Don’t look now, but your computer is under attack. A virus has infected your music library and threatens to take control by trapping the souls of composers and the only way to purge the system is to engage in a wholesale clean-up of your music collection by way of a customizable ship that can blast the virus and its minions into oblivion. Yes, the premise is silly, but that’s okay! Symphony offers a genuinely great time. At first glance, there isn’t much to Symphony beyond it taking inspiration from older arcade games, but the hook of using your music library functioning as the game’s levels creates an experience that is thoroughly engaging and infectious (heh, see what I did there?).
Symphony is a shoot ‘em up that follows in the footsteps of classic titles like 1941 and Xevious and like its older brethren, the name of the game is points, points, points. Apart from the thrill of blasting away at an unending stream of progressively difficult foes, taking out invading ships will edge you closer to reaching a predefined score threshold. Blowing up a constant stream of enemies will reward you with chain bonuses that will significantly boost your further. Sustaining damage forces your craft to shrink in size and lose a measure of firepower, while getting blown up completely takes away a significant chunk of points taken away which forces you to quickly make up the difference. At random moments, the game will mix things up by forcing you into an encounter with the sentient virus in the form of timed boss battles. These one on one battles become increasingly challenging as the program grows additional defensive and offensive capabilities.
What separates Symphonyfrom other shmup titles is the emphasis on music. In the context of the narrative, your music library is the battlefield and as such you can import all of your music files into the game. The intensity of a track will influence the speed and rate of fire of enemy ships. Softer moments will make them slow and easier to manage, while hard, driving and beat heavy sections will cause them to move in erratic flight paths at frightening speeds. The only restriction the game places on your music is length as a track needs to be more than a minute long but less than ten minutes. Those out there looking to play through “East Hastings” or Wagner’s entire Ring Cycle might come away disappointed.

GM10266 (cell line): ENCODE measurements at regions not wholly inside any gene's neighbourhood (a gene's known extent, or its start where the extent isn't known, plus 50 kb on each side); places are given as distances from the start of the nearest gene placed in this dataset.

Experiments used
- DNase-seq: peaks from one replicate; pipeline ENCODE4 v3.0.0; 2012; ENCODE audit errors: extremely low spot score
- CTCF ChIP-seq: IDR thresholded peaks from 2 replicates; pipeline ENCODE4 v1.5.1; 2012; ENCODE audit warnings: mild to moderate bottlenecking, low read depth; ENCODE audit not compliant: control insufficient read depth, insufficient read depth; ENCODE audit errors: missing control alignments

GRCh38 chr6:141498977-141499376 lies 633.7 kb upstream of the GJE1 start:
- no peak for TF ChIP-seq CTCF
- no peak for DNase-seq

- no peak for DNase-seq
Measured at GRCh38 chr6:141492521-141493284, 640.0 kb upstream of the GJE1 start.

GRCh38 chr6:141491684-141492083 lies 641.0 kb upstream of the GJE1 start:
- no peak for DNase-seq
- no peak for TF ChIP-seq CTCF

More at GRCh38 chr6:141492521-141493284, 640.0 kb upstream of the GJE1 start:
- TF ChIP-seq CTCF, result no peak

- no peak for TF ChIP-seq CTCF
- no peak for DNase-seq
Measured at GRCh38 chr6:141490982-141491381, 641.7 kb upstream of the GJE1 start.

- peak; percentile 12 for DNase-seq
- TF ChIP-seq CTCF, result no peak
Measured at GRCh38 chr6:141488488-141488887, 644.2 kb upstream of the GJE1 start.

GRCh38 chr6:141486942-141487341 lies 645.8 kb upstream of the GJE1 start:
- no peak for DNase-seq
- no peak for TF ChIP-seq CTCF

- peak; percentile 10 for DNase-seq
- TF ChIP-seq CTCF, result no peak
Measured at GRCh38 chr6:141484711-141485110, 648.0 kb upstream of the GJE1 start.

Rewards for finishing a level include additional weapons and two forms of currency to spend in order to unlock and upgrade them. Customizing your ship is an important task as you’ll want to find the right weapons to attach to each of the craft’s four hardpoints. Many of the weapons are standard, single line blaster variants while others - rockets, shotguns, spreaders and single shot rail cannons - are far more useful against the horde of enemy ships. Before the start of a round, you’ll have the option to rearrange your arsenal as well as change the angle of each weapon in order to maximize the ship’s area of attack. With a dearth of weapons at your disposal, you’ll want to play it smart by choosing the right weapons (and upgrades) for the job.
Symphony is a visual delight even when the game gets incredibly chaotic. The in-game assets are made up of glowing wireframes, giving the the product a resemblance to the vector graphic arcade games of old. I mentioned earlier that a song’s intensity affects the level’s difficulty and these transitions are marked by shifts of color scheme that goes from from blue to purple to orange and back again. It is during a song’s orange phase that the game explodes and becomes a full blown assault with color, as explosions, sparkles and a flood of enemy fighters makes things difficult to see and tends to result in a few cheap deaths.
Although Symphony comes with its own tracks out of the box, the game is decidedly much more enjoyable when using your music. I only wish there was an option to create a set (or playlist, if you will) instead of having to select each track individually. One element of the game that I found myself really enjoying was the horror experienced when tougher enemies make their appearance on the playing field. Their descent is slow, giving you enough time to plan ahead for the encounter, but it is still enough to freeze the blood. They have the ability to turn a good run into a terrible one as their entrance tends to precede the most intense parts of a song, forcing you to duck and weave through scores of flying ships while avoiding the instant-kill blasts or laser grids Sequences such as these are chaotic and a little unjust, but frantically shooting down ships while the speakers pump out high energy Muse or Metallica tracks is great, great fun.
Although the concept of Symphony is simple, it is one of the most fun and addicting experiences I’ve had in a good while. Much of the enjoyment comes from the title’s ability to incorporate personal music files. Great controls, fun upgrades and a level count that is matched by the number of MP3 files in your collection, Symphony offers a fantastic thrill for a great price.
Librarian by day, Darkstation review editor by night. I've been playing video games since the days of the Commodore 64 and I have no interest in stopping now that I've made it this far.